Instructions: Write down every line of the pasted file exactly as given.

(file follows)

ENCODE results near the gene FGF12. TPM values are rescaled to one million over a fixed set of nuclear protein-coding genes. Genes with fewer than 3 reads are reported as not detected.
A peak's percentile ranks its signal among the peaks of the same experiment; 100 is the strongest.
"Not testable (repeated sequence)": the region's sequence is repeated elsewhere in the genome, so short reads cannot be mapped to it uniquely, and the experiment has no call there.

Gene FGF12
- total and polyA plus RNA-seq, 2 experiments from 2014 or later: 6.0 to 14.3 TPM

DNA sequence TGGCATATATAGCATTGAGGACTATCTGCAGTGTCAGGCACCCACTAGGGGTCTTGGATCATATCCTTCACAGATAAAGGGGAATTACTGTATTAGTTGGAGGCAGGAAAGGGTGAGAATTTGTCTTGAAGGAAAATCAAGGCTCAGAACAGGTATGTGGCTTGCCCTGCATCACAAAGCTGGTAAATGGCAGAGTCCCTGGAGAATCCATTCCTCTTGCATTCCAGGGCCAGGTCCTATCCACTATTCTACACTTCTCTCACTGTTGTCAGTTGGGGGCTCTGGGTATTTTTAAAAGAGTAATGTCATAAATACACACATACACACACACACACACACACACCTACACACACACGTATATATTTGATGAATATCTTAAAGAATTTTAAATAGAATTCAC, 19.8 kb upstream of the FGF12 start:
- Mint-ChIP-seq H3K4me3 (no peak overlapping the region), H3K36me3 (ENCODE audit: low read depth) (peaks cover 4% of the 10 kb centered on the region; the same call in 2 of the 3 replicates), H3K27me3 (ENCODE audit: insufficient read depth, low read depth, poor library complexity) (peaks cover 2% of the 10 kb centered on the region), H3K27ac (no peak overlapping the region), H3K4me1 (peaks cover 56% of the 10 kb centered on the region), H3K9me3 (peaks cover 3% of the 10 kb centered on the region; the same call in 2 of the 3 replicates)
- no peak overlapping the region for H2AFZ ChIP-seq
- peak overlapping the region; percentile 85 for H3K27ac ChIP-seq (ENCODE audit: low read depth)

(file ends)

ENCODE results near the gene FGF12. TPM values are rescaled to one million over a fixed set of nuclear protein-coding genes. Genes with fewer than 3 reads are reported as not detected.
A peak's percentile ranks its signal among the peaks of the same experiment; 100 is the strongest.
"Not testable (repeated sequence)": the region's sequence is repeated elsewhere in the genome, so short reads cannot be mapped to it uniquely, and the experiment has no call there.

Gene FGF12
- total and polyA plus RNA-seq, 2 experiments from 2014 or later: 6.0 to 14.3 TPM

DNA sequence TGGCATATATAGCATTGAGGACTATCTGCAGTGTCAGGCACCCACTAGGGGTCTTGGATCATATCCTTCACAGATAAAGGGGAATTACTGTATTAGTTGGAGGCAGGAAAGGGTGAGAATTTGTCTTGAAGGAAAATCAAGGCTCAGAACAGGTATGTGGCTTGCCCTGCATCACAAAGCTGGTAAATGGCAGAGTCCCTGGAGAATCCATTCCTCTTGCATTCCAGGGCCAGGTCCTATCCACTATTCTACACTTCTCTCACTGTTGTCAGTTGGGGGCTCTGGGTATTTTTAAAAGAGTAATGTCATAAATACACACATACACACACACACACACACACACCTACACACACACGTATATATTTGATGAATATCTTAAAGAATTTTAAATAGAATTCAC, 19.8 kb upstream of the FGF12 start:
- Mint-ChIP-seq H3K4me3 (no peak overlapping the region), H3K36me3 (ENCODE audit: low read depth) (peaks cover 4% of the 10 kb centered on the region; the same call in 2 of the 3 replicates), H3K27me3 (ENCODE audit: insufficient read depth, low read depth, poor library complexity) (peaks cover 2% of the 10 kb centered on the region), H3K27ac (no peak overlapping the region), H3K4me1 (peaks cover 56% of the 10 kb centered on the region), H3K9me3 (peaks cover 3% of the 10 kb centered on the region; the same call in 2 of the 3 replicates)
- no peak overlapping the region for H2AFZ ChIP-seq
- peak overlapping the region; percentile 85 for H3K27ac ChIP-seq (ENCODE audit: low read depth)